Vermonters may be looking for a chance to explore the great outdoors now that it's springtime, but venturing out on a hike during the mud season could actually cause damage to trails.
Kristin McLane, the membership and communications coordinator for the Green Mountain Club, spoke to Vermont Edition Tuesday about the impact on trails at this time of year.
Mud season is a familiar concept to Vermonters, but McLane breaks down why exactly it happens – it occurs due to a combination of melting snow, spring rain and thawing ground.
"The combination of all of that moisture and precipitation, the ground can't handle it. So it becomes oversaturated," McLane says. "It just can't absorb any water, so mud puddles just appear everywhere."
Trying to hike during these conditions can create a series of issues.
"When people hike on oversaturated trails, they cause soil compaction, and that degrades the quality of the trail because it reduces its ability to absorb water," McLane says. "And when it can't absorb water, that increases the flooding later, and it makes it harder for vegetation to grow. And then, when vegetation can't grow and hold the soil in, erosion starts to carry the soil away. And that leaves rocks and roots exposed."
But it's not as simple as avoiding puddles when you come across them.
"When you walk around the muddy area, it tramples the vegetation," McLane says. "It widens the trail and it causes more damage to the trail and the environment."
McLane says that while this damage is reversible, it does require attention from people who would otherwise be focusing on different trail maintenance work.
"It can take hours for a volunteer or trail crew to fix what takes just minutes to damage by hiking on these muddy trails," McLane explains. "So each footstep kind of makes extra work for those people who we already have other major projects planned for them this year. So when they have to clean up after mud season, that kind of takes time away from the other projects."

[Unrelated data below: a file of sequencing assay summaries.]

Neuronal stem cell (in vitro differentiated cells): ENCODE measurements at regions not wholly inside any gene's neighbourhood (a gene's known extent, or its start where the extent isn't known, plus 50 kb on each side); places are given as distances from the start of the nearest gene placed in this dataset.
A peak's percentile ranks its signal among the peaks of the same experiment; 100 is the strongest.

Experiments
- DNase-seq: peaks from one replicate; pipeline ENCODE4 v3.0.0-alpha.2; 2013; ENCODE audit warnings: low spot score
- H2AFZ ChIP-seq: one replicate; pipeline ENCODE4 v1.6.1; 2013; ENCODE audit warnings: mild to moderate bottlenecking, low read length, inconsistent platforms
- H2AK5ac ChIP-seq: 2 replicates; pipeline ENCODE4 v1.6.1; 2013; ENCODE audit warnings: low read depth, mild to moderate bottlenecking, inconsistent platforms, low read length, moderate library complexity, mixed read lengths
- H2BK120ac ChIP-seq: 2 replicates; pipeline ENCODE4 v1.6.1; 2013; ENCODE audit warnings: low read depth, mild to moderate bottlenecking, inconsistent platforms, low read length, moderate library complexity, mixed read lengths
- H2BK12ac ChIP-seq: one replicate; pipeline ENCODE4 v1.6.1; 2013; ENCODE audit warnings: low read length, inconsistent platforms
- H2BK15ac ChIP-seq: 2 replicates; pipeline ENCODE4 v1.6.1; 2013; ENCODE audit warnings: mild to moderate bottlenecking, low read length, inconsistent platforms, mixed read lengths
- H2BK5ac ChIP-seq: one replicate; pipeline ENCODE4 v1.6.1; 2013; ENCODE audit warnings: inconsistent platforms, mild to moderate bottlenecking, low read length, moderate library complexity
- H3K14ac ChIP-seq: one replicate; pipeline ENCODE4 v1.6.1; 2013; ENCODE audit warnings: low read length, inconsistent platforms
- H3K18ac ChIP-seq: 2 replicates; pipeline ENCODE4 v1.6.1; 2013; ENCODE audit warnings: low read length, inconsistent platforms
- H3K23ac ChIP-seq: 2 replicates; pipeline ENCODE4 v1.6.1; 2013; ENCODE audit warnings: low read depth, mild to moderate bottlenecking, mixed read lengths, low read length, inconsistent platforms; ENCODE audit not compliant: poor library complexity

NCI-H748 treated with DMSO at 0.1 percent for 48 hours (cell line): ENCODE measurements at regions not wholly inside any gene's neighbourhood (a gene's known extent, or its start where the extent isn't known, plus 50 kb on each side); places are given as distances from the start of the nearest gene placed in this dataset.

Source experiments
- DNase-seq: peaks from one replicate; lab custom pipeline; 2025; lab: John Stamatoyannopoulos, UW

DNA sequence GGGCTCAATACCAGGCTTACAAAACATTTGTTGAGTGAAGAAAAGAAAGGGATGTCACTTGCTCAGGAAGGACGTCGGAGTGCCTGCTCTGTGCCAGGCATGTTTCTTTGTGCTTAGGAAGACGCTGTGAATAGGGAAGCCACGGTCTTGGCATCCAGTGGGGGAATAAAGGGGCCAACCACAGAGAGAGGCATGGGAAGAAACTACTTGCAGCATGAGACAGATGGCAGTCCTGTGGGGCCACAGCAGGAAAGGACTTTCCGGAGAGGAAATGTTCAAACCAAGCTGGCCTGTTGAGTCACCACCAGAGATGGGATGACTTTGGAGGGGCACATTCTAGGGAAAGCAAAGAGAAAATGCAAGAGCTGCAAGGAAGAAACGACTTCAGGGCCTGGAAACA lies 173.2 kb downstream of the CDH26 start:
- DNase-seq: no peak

In addition to trail health, McLane also mentions a safety concern for hikers to consider.
"Just because it's warm and dry at the trailhead, that doesn't necessarily mean that's what it's going to be like farther up the trail," McLane says. "You could still be walking into winter if you somehow made it past the mud without damaging the trail."
If you do want to enjoy the outdoors this time of year, McLane suggests activities like biking or paddling, or hiking on a recreation path or back road. Another option that McLane offers is to hike up the auto roads at Vermont peaks like Mount Ascutney and Mount Philo.
"If you really, you know, can't resist the call of the trail, you need to get out there, we ask that people stick to lower elevations and south-facing slopes. Those tend to dry out a little bit earlier in the season," McLane says.
"But we still really need people to just be flexible. So like I said, if you show up at the trailhead, it may look a certain way. Once you get a little ways into your hike, it might start to look different. So we just ask people to be willing to turn around if the trail becomes muddy. Just one of the "Leave No Trace" principles for outdoor ethics is to only travel on durable surfaces, and mud is not durable. So we just really ask people to be ready to turn around."
Some trails are just closed until Memorial Day, reminds McLane, including Mount Mansfield and Camel's Hump.
Listen to the full conversation from Vermont Edition above.